According to one aspect of method of the invention the continuous pulsed signal has a maximum power level, MPL, corresponding to a maximum temperature of the skin of 42-45 °C and the nerve stimulating pulses (SP) has a pulse width, PW, between 2 and 15 s and the relaxation period, RP, is between 105 and 118 s.
According to one aspect of method of the invention the continuous pulsed signal has a maximum power level, MPL, corresponding to a maximum temperature of the skin of 42-45 °C and the nerve stimulating pulses (SP) has a pulse width, PW, between 2 and 8 s and the relaxation period, RP, is between 120 and 180 s.
It is an advantage with the invention that the TBM system can remain attached to the same site for long periods of time, i.e. without having to be relocated after a few hours to avoid the formation of skin burns. Avoiding relocation saves both time and labor. This is a particular advantage for neonates since the total number of locations on the body suitable for attachment of a TBM system are more or less limited the torso where it competes for space with ECG electrodes etc.
It is a further advantage with the invention that it increases the safety for the patient. The system must be glued very tightly to the skin to avoid gas leakages. Hence, removing it from the skin risk causing tears that in turn might cause infections. Neonates are particular sensitive to infections and minimizing this risk by avoiding relocation of the TBM system will consequently improve the safety and quality of their care.
It is an advantage with the invention that the measurement can be performed continuously without the need for interruptions. A current system for TBM must either be relocated or turned off to allow the skin beneath the system to recover and not be burnt. If the system is relocated, the sensor unit needs to be recalibrated, and the whole process typically takes between 20 and 30 minutes. If the system, or its heater, is instead turned off, it needs to stay off for at least 20 minutes for the skin to recover. Both these measures cause a pause in the measurement. It is further advantage with the method of the invention that it facilitates continuous measurement of the patient’s blood gas status and hence provides the care-takers with real-time data.
It is a further advantage that the duty cycle of the continuous pulsed signal may be precisely controlled that not only lower the risk of skin burns, but also minimizes spurious signals arising from increased metabolism in the heated tissue, and, hence, offers a more precise measurement of the arterial blood gases.
Description of drawings
Figure 1 is a schematic illustration of the sampling unit and TBM system according to the invention;
Figure 2 is a schematic illustration of the sampling unit and TBM system according to the invention;
Figure 3 is a schematic illustration of the sampling unit and TBM system according to one embodiment of the invention;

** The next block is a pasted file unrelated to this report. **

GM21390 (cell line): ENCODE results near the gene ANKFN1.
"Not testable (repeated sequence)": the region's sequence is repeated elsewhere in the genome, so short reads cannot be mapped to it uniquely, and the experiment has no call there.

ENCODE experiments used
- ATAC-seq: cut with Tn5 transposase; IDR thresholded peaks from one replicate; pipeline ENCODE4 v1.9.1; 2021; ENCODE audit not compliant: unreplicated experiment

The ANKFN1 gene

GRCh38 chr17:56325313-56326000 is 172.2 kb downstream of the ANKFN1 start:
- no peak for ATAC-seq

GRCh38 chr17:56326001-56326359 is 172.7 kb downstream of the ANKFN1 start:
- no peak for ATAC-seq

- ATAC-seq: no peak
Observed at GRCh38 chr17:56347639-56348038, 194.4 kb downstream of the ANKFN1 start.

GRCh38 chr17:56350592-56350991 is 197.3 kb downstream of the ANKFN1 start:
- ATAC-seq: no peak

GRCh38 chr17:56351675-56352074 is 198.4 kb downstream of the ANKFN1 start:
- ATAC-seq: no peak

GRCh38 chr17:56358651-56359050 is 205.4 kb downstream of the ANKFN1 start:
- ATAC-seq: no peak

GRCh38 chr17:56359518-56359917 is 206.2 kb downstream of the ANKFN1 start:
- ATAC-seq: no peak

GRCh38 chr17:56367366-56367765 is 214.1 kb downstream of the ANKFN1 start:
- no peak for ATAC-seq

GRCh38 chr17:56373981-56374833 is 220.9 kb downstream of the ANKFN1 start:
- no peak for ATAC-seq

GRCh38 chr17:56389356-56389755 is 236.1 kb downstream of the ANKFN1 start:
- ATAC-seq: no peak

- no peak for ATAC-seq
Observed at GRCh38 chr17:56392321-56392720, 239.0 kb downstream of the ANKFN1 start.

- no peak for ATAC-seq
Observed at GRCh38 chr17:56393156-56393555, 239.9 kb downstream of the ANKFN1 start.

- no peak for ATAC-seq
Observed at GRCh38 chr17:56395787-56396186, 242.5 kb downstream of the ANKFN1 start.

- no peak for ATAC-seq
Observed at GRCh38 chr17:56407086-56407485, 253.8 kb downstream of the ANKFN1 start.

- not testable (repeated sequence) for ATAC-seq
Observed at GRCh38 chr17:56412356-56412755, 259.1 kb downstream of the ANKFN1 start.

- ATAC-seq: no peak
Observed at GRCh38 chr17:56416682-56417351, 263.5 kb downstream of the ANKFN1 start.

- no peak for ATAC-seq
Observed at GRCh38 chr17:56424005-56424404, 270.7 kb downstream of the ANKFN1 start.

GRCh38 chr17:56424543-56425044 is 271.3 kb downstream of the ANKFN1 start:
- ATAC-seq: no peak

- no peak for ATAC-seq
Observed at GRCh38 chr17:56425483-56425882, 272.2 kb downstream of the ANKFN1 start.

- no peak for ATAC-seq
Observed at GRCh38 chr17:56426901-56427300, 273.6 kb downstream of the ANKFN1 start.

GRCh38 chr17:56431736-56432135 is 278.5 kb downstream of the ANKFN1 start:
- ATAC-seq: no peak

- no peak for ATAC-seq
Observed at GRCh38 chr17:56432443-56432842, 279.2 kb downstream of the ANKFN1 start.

Figure 4 is a schematic illustration of the TBM system according to one embodiment of the invention;
Figure 5 is a schematic illustration of the sampling unit according to one embodiment of the invention;
Figure 6 is a schematic illustration of the sampling unit and TBM system according to one embodiment of the invention;
Figure 7 a) and b) are graphs showing CO2 signal as a function of time in contact with a TBM system of the invention;
Figure 8 is a graph comparing prior art measuring methods and the method according to the invention;
Figure 9 is a schematic illustration of a continuous pulsed signal according to the method of the invention;
Figure 10 a) is a graph showing a continuous pulsed signal for axon reflex stimulation, and b) is a graph showing relative blood flow and fraction arterial gas content of cutaneous capillaries as a function of time;
Figure 11 a) is a graph showing relative transcutaneous gas signal as a function of time, and b) is a graph showing relative transcutaneous gas signal as a function of time; and
Figure 12 is a schematic illustration of the flow and mixing of gas in a sampling unit according to the invention. Detailed description
In the following the following terms are used:
Cutaneous - located close to the skin;
erythema - redness of the skin or skin burns;
stimulation pulse - continuous series of pulses transmitted to the small cutaneous nerve fibers;
TBM - transcutaneous blood gas measurement;
TBM system - system for transcutaneous blood gas monitoring;
transcutaneous -through the skin; and
vasodilation - widening of blood vessels’ cross section.
Terms such as "top”, "bottom”, upper”, lower”, "below”, "above” etc. are used merely with reference to the geometry of the embodiment of the invention shown in the drawings and/or during normal operation of the described device and system and are not intended to limit the invention in any manner. It should be noted that the figures, if not otherwise stated, does not show the systems according to any scale, external or internal.